ELV — the man, the myth, the Asian food maven — has been a bit under the weather recently. Actually, what he’s really been under is a number of dentist’s, dental hygienist’s, periodontist’s, and oral surgeon’s hands, as he’s struggled mightily to correct some malfunctioning molars in the back of his mouth.
And by “struggled mightily” we mean he’s been so full of novocaine, Xanax, diazepam, general anesthetics and Tramadol over the past ten days he barely knows his own name…much less what he’s chewing on.
But chew on he has, on at least a few things, so he thought he’d share a thought or two with you (his loyal readers), while he’s waiting for his back teeth (and gums) to feel like something other than bits of razor blades hidden inside tiny wads of sandpaper.
One of the highlights of our convalescence was the Food Gal® bringing home some xiao long bao (pictured above) from Dumpling King last weekend. We had heard through the grapevine (and by “grapevine” we mean foodie-wine-beer-Chinatown friend Joe Muscaglione) that Dumpling King had supplanted China MaMa for soup dumpling supremacy on Spring Mountain Road, and one bite of the beauties above confirmed his opinion: light, thin, barely there wrappers holding superior meatballs in an intense, beefy broth. (P.s. the potstickers were out-of-this-world also.)
Muscaglione may be the only round-eye in Vegas who loves Spring Mountain Road more than we do, and when he tells you something is top drawer in Asiatown, you can take it to the bank. (Along these same lines, we’ve also heard that MaMa has lost step or two over the past year, and now buys its xiaolongbao frozen. (Quelle horreur!). From others, we’ve heard similar tales of less-than-happy meals, leading us to conclude that our once-favorite China gal is now phoning it in. Pity.
Another pleasant surprise was this partially hidden gem at Arville and SMR — Szechuan Express:
…a place that, once again, confirms ELV’s Immutable Inscrutable Asian Obscurity Postulate: The harder an Asian restaurant is to find, the better the food will be.
It’s true. Up and down Spring Mountain Road there are dozens of places with big flashy signs facing the street. Most you should just ignore, and many aren’t worth the time (and danger) it takes to find a parking spot. There are exceptions of course — Dumpling King being one of them — but usually the easy-to-spot joints aren’t worth your time or the calories, much less the risk of braving this avenue of barely competent drivers — ambulatory, sentient humans* (we’re told) barreling their way into busy intersections and plowing through narrow car lots teeming with road warriors of a similar ilk — persons (we’re being kind here) not exactly known for their depth perception and hand/eye coordination.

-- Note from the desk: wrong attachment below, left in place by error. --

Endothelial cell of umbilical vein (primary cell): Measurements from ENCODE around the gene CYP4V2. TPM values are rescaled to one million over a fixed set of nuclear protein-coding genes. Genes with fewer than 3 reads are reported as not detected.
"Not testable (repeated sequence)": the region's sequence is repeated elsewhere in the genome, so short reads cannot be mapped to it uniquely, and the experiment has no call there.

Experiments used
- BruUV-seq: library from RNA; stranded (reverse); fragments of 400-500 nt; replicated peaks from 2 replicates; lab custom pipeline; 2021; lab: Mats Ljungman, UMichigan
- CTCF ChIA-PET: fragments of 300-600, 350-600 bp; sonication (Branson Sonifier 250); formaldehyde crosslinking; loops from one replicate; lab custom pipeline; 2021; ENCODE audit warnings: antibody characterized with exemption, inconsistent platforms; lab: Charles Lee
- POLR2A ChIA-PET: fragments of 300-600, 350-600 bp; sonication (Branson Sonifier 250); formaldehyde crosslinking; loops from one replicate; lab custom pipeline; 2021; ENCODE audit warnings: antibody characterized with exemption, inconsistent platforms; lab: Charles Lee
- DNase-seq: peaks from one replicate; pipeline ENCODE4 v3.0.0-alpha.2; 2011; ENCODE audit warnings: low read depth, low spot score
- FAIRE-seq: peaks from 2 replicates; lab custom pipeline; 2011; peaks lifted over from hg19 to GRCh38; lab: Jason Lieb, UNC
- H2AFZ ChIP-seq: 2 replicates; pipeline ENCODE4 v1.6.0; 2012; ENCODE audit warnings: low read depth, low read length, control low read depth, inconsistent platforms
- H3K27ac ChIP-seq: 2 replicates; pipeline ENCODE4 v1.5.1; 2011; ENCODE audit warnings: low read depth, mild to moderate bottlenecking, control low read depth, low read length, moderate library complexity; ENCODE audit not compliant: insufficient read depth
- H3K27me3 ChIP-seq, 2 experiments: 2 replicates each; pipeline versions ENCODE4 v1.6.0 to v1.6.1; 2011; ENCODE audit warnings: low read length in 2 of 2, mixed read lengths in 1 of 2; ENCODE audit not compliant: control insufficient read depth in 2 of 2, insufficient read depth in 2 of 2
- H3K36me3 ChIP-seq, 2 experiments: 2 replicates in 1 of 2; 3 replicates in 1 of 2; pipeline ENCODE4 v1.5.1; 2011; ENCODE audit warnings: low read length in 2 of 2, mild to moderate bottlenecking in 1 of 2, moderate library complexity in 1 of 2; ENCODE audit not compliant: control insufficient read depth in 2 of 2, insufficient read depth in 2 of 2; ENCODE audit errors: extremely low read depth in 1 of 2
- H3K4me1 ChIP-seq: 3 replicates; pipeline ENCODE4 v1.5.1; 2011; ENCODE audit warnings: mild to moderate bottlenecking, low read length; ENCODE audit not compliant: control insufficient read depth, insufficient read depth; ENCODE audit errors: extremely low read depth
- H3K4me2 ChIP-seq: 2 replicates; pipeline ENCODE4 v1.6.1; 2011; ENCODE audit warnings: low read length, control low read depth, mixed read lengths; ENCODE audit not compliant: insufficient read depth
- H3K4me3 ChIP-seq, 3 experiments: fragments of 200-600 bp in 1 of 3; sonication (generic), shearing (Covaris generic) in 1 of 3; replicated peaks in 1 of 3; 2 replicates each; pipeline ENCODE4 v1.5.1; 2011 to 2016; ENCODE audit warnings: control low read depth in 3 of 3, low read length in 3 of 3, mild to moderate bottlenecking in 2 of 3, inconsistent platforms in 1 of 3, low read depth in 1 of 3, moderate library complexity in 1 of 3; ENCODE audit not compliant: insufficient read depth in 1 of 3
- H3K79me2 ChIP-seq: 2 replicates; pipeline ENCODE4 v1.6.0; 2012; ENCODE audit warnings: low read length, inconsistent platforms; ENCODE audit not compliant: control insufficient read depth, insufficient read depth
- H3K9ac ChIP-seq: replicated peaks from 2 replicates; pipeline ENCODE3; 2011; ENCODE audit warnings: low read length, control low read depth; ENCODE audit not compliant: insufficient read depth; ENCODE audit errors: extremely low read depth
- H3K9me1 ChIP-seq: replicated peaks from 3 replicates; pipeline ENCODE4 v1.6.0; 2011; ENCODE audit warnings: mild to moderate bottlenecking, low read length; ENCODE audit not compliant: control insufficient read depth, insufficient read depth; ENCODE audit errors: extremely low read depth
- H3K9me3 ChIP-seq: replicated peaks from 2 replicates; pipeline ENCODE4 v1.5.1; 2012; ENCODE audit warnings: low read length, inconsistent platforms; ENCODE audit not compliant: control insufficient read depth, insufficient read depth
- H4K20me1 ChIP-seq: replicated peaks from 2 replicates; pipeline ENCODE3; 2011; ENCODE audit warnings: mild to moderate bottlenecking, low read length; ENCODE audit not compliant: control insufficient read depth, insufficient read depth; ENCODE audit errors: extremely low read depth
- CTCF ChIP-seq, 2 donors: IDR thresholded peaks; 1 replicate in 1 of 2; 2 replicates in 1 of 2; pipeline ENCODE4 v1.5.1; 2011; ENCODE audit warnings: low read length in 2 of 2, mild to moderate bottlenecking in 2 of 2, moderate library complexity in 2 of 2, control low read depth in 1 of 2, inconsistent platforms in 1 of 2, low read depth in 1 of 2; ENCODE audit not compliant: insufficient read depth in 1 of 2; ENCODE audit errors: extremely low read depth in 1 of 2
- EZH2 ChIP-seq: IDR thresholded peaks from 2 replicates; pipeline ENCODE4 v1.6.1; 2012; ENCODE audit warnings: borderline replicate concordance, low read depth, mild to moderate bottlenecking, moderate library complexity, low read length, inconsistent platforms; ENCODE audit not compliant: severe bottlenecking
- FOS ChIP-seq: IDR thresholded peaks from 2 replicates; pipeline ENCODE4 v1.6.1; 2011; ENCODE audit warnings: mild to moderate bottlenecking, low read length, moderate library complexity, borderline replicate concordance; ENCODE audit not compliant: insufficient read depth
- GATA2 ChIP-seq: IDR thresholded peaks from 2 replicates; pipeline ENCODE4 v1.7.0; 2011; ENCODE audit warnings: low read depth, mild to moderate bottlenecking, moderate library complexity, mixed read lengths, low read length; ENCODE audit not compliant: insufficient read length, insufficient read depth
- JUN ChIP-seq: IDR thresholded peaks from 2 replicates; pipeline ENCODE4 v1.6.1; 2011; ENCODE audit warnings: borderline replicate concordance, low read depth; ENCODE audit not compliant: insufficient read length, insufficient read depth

But you, intrepid ELV reader, are not cowed by the simple matter of taking your life into your own hands, not when it comes to finding the ultimate in Asian eats. So press on you will, undaunted by the prospect of a fender-bender behind every turn of the wheel.
And that’s how you’ll find places like Szechuan Express above. You can’t see if from the street — despite its flashing, ever-changing sign — and the only way you’re likely to stumble upon it is if you’re looking for one of those check-cashing places of questionable origins, or a massage parlors of dubious conclusions. (The only way our staff located it was because it’s a stone’s throw from the even-more-obscure locale of the soon-to-open Yui Sushi – a place so hard to find that it will elevate our Immutable Inscrutable Asian Obscurity Postulate from undeniable maxim to the veritable Tenth Commandment of Asian eating.)
From our first bites (and, we admit, only one visit), we felt Szechuan Express every bit the equal of J & J Szechuan (only spiffier), and just as nice as Lao Sze Chuan in the Palms (only cheaper). And it’s deep-fried intestines will redefine your idea of creamy small intestines (if you ever had one):
….and the “toothpick lamb with cumin sticks”:
…are the early favorite for my “toothpick-protein-cumin” dish of the year award.
Only the so-so Dan Dan Mian (pictured above the toothpicks) didn’t thrill us like the rest of the four dishes we tried (we’ve become a bit of a dan dan noodle snob over the years), but if the rest of the easy-to-navigate menu is even close to the cooking we experienced, then SE should be on the must-try list of every spicy food fan….assuming you can find it.
According to certain practitioners of pain, torture, and the dark arts (i.e., his dentists…who seem to be very nice people when they’re not digging around inside his mouth), ELV may soon become a fully functioning fan of feasting again. When that happens, here are the openings happening soon around town that have him more excited than a sister wife at a calico convention:
CHOW – Nat Young opens another downtowner…this one where you may actually be able to hear yourself think. Expect a limited menu, a takeout window, plus some might fine fried chicken
YUI SUSHI EDOMAE – Think Kabuto, only better. Genichi Mizoguchi is going to get a lot of attention, even though it’s harder to find than a virgin at Burning Man.
SALUTE – Poised to re-define Italian cooking in the ‘burbs. Only time will tell if Luciano Sautto and Brian Massie can resist the corporate pressure to turn this gem into a gussied up Buca di Beppo (as has happened with every other Italian incarnation in this space).
FLOCK & FOWL – Sheridan Su is going to make Hainanese chicken fans out of everyone. Opening today:
Until you get a chance to enjoy any and all of these, get your Chinese food fixes here:
5740 Spring Mountain Road (incredibly easy to find, do not hold this against it)
Las Vegas, NV 89146
4300 Spring Mountain Road (tucked into the far right corner, impossible to see from the street)
Las Vegas, NV 89102
* We’re talking about the lame-brained tourists, of course. But you knew that.